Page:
Rare Species Guide

 Setophaga cerulea    (Wilson, 1810)

Cerulean Warbler 

MN Status:
special concern
Federal Status:


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Minnesota range map
Map Interpretation
North American range map
Map Interpretation


Dendroica cerulea

  Basis for Listing

Cerulean warblers inhabit mature, mesic deciduous forests with large trees, and a closed, or semi-closed canopy. This canopy-dwelling species is associated with mature floodplain forests, as well as upland forest types. In many portions of its range, including Minnesota, mature forests are giving way to urban and agricultural development or are being subjected to even-age management regimes that preclude the growth of large, old canopy trees. Field studies have further demonstrated the strong preference of the species for large, unfragmented forest tracts (Robbins et al. 1992). The cerulean warbler's preferred habitat on the wintering grounds at high elevations in Peru is also threatened with conversion to other land uses.

Roberts (1932) considered the cerulean warbler a rare summer resident in Minnesota that was extending its range northward in the early 1900s by way of the Mississippi River. Currently, the cerulean warbler breeds locally in central and southeastern Minnesota.

Range wide, the cerulean warbler has shown significant population declines based on Breeding Bird Survey (BBS) data during the years 1966-1996. In Minnesota, as in many portions of its breeding range, loss and fragmentation of mature forests has occurred and continues to be a threat. Cerulean warbler populations are predicted to decline by 25% statewide under medium and high timber harvest scenarios (Jaakko Poyry Consulting 1992). According to this study, the predicted decline will likely be due to loss of contiguous, mature, deciduous forest in the southern portion of Minnesota. Consequently, cerulean warblers were listed as a species of special concern in Minnesota in 1996.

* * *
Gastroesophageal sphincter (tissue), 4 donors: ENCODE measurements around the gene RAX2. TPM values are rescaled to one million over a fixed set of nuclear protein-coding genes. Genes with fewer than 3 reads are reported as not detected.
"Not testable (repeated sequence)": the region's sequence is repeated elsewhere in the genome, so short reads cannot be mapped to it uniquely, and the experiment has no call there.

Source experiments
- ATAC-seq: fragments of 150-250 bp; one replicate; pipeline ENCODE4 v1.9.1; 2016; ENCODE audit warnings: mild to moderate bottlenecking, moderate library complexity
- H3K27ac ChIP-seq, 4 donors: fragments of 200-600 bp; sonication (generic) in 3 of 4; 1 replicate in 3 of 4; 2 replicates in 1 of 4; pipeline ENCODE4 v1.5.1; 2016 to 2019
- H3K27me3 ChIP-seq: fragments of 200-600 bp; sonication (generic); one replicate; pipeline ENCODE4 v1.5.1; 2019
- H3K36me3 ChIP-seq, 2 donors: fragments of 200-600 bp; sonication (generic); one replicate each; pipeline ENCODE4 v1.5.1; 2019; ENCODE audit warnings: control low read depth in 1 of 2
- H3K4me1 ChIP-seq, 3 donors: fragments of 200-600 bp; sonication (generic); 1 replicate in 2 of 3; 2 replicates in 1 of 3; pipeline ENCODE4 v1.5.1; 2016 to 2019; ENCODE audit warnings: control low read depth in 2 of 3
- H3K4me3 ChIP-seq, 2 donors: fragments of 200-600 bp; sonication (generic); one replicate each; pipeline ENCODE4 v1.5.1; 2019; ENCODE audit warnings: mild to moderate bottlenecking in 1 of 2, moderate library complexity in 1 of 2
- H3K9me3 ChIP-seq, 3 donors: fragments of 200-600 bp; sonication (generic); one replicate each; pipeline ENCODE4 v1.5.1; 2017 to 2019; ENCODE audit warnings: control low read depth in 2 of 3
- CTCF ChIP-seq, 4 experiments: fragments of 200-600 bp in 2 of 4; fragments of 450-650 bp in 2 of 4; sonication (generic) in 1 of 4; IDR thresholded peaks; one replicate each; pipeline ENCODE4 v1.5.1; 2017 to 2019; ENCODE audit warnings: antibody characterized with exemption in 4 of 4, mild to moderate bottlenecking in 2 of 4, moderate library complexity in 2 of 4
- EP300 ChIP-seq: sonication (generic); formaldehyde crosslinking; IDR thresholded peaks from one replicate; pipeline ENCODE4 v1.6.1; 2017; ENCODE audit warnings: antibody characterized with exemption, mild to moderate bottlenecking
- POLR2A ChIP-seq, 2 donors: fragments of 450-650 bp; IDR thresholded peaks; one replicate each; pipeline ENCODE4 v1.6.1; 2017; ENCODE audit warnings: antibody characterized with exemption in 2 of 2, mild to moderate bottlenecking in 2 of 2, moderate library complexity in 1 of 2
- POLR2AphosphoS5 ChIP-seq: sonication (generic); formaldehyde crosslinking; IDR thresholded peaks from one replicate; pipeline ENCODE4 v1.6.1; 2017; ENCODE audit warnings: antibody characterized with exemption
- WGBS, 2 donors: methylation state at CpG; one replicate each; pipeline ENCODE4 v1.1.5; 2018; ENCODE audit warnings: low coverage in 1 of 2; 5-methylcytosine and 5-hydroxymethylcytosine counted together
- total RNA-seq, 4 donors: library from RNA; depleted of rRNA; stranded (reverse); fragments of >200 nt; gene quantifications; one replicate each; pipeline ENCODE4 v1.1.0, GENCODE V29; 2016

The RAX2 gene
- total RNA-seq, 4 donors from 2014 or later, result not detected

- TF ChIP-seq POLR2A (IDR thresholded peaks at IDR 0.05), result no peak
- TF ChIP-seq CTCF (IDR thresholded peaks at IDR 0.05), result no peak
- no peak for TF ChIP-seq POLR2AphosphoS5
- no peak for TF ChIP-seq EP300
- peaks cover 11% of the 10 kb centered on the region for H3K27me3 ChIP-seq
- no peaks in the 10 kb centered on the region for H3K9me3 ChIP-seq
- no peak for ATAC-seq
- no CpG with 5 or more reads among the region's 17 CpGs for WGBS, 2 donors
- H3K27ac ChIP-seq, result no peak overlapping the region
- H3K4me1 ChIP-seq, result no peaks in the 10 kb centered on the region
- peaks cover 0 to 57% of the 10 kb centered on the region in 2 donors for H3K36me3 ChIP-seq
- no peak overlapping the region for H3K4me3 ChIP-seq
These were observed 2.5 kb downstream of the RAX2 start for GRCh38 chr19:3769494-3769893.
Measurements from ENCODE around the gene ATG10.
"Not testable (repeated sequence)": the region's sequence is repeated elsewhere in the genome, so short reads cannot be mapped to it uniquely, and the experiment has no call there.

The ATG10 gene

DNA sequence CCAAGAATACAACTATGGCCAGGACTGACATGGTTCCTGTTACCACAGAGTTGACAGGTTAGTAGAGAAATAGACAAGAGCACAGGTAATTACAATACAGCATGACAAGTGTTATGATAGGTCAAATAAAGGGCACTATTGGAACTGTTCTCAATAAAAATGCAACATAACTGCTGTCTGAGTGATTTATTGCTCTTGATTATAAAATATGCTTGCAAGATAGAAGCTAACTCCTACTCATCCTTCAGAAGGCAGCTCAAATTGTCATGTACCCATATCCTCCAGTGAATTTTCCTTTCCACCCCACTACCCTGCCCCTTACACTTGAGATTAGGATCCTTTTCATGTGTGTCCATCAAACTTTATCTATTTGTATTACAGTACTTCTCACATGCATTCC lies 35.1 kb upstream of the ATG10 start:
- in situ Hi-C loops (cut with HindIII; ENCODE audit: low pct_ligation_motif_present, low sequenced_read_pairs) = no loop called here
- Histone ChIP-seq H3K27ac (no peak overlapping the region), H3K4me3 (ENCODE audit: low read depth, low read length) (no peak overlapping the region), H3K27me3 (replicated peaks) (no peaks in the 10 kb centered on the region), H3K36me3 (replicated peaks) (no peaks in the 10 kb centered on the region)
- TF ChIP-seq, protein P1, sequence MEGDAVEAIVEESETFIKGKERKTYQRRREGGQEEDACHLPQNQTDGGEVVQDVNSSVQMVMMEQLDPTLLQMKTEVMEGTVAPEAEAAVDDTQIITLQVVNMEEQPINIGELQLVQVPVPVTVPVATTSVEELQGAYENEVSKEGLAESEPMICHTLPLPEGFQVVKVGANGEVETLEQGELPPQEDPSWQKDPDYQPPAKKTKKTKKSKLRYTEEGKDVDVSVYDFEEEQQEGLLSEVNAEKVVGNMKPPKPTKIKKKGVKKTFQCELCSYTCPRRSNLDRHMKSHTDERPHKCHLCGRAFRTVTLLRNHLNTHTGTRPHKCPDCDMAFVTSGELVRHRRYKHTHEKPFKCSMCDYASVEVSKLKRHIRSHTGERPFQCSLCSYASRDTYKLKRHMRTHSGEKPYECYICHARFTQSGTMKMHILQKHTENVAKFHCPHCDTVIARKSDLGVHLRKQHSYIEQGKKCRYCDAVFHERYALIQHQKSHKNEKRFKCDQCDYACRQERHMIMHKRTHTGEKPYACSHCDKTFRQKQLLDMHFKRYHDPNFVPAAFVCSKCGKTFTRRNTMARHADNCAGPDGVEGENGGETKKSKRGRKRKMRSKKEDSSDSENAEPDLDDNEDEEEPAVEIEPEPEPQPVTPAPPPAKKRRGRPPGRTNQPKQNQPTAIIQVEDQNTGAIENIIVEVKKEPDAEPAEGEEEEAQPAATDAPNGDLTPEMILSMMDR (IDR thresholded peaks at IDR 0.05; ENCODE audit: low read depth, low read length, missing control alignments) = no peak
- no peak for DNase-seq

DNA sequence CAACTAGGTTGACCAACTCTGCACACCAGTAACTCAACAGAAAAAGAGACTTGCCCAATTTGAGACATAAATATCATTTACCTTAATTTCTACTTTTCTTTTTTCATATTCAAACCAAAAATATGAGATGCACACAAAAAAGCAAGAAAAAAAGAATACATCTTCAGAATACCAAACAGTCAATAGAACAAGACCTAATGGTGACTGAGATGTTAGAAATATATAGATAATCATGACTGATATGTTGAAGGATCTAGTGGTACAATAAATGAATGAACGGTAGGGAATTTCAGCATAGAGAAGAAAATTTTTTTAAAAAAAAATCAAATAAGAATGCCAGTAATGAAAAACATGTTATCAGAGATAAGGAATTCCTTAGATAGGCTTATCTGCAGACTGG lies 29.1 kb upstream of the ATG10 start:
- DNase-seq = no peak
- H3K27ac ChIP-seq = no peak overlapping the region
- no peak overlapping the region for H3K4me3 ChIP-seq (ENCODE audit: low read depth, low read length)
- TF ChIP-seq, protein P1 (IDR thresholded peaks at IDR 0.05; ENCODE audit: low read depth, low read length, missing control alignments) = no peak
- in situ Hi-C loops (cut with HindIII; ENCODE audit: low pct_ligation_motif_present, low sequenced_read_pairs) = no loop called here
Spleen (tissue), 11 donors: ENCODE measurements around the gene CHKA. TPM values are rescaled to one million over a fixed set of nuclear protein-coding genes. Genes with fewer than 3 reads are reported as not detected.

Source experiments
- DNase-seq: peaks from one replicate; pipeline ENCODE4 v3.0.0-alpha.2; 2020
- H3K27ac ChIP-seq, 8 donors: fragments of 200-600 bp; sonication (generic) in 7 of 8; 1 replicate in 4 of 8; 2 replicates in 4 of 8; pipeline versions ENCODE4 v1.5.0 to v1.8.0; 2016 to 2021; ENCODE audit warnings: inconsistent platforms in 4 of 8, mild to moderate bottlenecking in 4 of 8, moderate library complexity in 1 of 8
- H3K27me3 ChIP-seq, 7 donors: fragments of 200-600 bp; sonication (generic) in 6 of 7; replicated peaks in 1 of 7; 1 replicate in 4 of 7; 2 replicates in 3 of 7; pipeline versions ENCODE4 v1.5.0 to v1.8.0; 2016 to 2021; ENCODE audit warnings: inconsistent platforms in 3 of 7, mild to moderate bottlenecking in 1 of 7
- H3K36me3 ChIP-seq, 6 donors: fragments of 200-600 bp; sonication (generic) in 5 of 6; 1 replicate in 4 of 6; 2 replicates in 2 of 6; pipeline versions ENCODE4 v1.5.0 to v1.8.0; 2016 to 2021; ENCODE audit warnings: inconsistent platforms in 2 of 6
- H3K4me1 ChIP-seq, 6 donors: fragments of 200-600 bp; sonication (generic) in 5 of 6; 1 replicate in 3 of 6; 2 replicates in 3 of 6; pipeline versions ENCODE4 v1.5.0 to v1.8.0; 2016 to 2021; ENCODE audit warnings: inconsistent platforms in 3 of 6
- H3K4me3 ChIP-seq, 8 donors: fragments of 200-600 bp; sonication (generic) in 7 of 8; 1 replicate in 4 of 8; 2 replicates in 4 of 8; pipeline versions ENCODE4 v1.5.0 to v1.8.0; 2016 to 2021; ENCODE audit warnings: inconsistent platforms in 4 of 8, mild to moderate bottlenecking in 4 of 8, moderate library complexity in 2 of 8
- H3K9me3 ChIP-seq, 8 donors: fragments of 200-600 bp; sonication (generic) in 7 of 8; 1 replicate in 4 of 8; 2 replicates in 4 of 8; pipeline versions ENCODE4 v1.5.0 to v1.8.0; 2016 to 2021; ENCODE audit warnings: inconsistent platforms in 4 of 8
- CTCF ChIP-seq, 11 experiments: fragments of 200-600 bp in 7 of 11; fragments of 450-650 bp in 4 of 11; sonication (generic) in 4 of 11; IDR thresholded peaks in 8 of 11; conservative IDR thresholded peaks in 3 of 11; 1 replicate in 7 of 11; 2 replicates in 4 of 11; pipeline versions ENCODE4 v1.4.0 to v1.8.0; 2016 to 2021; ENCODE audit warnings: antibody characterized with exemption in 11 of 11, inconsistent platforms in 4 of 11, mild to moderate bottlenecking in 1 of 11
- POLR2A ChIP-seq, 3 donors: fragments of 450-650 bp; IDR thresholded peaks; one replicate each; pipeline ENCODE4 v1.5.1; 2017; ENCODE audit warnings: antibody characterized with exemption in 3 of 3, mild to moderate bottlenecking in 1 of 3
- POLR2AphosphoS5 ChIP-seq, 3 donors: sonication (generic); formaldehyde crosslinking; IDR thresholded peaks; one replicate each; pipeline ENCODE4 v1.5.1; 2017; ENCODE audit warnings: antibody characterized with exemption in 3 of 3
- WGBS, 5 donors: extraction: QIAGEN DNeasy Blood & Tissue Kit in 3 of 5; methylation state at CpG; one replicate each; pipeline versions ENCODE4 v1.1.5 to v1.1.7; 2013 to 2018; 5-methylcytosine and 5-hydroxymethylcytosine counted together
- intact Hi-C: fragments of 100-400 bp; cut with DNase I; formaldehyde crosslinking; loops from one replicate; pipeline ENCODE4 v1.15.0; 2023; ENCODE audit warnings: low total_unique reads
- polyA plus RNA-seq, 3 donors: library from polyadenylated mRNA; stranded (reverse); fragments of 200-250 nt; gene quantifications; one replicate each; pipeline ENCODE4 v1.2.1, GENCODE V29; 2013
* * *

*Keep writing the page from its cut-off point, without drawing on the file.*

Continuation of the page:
The cerulean warbler is a small bird that primarily remains in the upper forest canopy; thus it is difficult to see and is best identified by its vocalizations. Its song consists of a series of buzzy notes on the same pitch, followed by a slightly higher, drawn-out buzz. This song is similar to that of the northern parula (Parula americana) and the black-throated blue warbler (Setophaga caerulescens), but the breeding range of the latter two species rarely overlap that of the cerulean warbler. Adult males have sky (cerulean) blue upperparts with two white wing-bars; white underparts with streaked flanks; and a narrow, blue-black throat band. The adult female is a much duller bluish-green above, whitish-yellow below, and has a distinct whitish eyebrow.


The cerulean warbler requires large tracts of deciduous forest with mature to old-growth trees and a structurally diverse canopy (Hamel 2000). Minimum forest tract size estimates vary widely and by region, but there is general agreement that the cerulean warbler needs large unfragmented tracts (Robbins et al. 1992, Hamel 2000). In Minnesota, the species is found in both lowland forests (such as floodplain and lowland hardwoods) and mesic upland deciduous forests. In southeastern Minnesota, cerulean warblers are most commonly found on forested slopes, typically adjacent to streams or lowland forests, and in extensive floodplain forests along major rivers. Cerulean warblers in central Minnesota typically occur in upland oak, maple, and/or basswood dominated forests, usually in tracts with numerous wooded potholes or wet meadow openings within the forest.